Interactive Investor

Festive food sales help M&S, but clothes division drags

8th January 2021 10:08

Richard Hunter from interactive investor


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Lockdown put a strain on the supermarket – but investors remain optimistic.

The song remains the same at Marks & Spencer (LSE:MKS), with a strong food offering unable to offset a Clothing & Home unit in need of urgent repair.

As such, overall group sales fell by 8.4% in the three months to 26 December, with Clothing & Home dropping by 24.1% on a like-for-like basis and Food adding 2.6%. While both of those figures were better than expected, the news was compounded. Total international sales were down by 10.4% and the new world post-Brexit is likely to affect tariffs and bring in complex administrative processes.

The trading statement runs to Boxing Day. As such the current national lockdown, which is likely to remain in place for at least a couple of months, will put additional strain on the business as store closures bite. In this period, there was an in-store sales decline of 46.5%, although the removal of blanket promotions was positive for full-price sales and also improved the company’s stock position.

By contrast, the online business took up some of the slack, although not sufficiently to rescue the overall situation. Total sales for Clothing & Home online increased by 47.5%, including a doubling of full-price sales, while order fulfilment was untroubled by the extra volume.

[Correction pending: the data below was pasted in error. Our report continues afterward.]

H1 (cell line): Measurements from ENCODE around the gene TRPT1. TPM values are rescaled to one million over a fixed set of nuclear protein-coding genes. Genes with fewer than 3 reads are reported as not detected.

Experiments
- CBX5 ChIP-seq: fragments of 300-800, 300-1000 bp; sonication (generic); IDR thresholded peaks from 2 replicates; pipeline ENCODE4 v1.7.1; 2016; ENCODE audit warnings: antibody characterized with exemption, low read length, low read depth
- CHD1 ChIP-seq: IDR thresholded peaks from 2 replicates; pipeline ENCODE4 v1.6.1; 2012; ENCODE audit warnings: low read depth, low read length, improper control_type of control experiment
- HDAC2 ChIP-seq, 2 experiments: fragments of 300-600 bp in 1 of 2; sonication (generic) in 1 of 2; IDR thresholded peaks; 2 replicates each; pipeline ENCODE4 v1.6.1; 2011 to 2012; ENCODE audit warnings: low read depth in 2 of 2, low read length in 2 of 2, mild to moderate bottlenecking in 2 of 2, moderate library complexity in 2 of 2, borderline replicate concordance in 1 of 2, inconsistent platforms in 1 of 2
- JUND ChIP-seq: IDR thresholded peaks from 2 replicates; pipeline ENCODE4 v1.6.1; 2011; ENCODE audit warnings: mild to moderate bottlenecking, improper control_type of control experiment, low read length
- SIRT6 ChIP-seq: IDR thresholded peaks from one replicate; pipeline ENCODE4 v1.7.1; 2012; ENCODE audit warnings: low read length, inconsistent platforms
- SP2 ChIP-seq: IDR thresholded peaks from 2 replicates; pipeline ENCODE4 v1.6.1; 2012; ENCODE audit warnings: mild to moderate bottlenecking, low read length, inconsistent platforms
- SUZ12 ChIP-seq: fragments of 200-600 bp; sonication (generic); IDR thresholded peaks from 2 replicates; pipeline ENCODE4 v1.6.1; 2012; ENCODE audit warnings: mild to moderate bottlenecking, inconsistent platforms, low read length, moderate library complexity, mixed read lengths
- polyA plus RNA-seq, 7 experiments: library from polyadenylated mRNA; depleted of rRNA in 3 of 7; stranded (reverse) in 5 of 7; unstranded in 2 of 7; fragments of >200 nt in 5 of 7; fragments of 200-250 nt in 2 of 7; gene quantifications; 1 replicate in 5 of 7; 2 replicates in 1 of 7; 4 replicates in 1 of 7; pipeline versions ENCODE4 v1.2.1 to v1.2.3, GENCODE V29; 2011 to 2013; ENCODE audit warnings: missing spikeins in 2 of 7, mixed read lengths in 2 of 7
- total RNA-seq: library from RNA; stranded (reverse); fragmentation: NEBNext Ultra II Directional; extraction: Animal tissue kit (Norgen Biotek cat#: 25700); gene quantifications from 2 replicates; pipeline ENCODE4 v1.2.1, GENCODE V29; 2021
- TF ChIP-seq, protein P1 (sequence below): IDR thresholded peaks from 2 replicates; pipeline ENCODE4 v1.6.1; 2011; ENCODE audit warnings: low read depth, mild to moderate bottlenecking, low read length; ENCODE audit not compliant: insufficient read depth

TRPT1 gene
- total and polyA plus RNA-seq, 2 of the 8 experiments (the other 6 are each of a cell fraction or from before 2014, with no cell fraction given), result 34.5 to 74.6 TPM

In addition, and although not quantified, the performance of the joint venture with Ocado was described as strong, with Food growth overall being impressive given the restrictions of lower footfall, especially in town and city centres and ‘food-on-the-move’ sales.

In all, the update is somewhat uninspiring but largely to be expected.

The group’s ambitious plans as announced at the half-year results are in their early stages. Part of the planned transformation includes a rotation of the store estate, recognising that the success seen in the likes of retail parks rather than the high street may well be a permanent feature of physical shopping habits. As such, the group needs to consider a complete overhaul of its outlets.

But the shares have had a good run of late, having risen by 49% over the last six months. However, over the last year the shares are still down by 35%, as compared to a decline of just 3% for the wider FTSE 250 index.

Despite the enormity of its current challenges, let alone those yet to come, bulls of the stock remain optimistic. The market consensus of M&S shares as a ‘buy’ is still in force.


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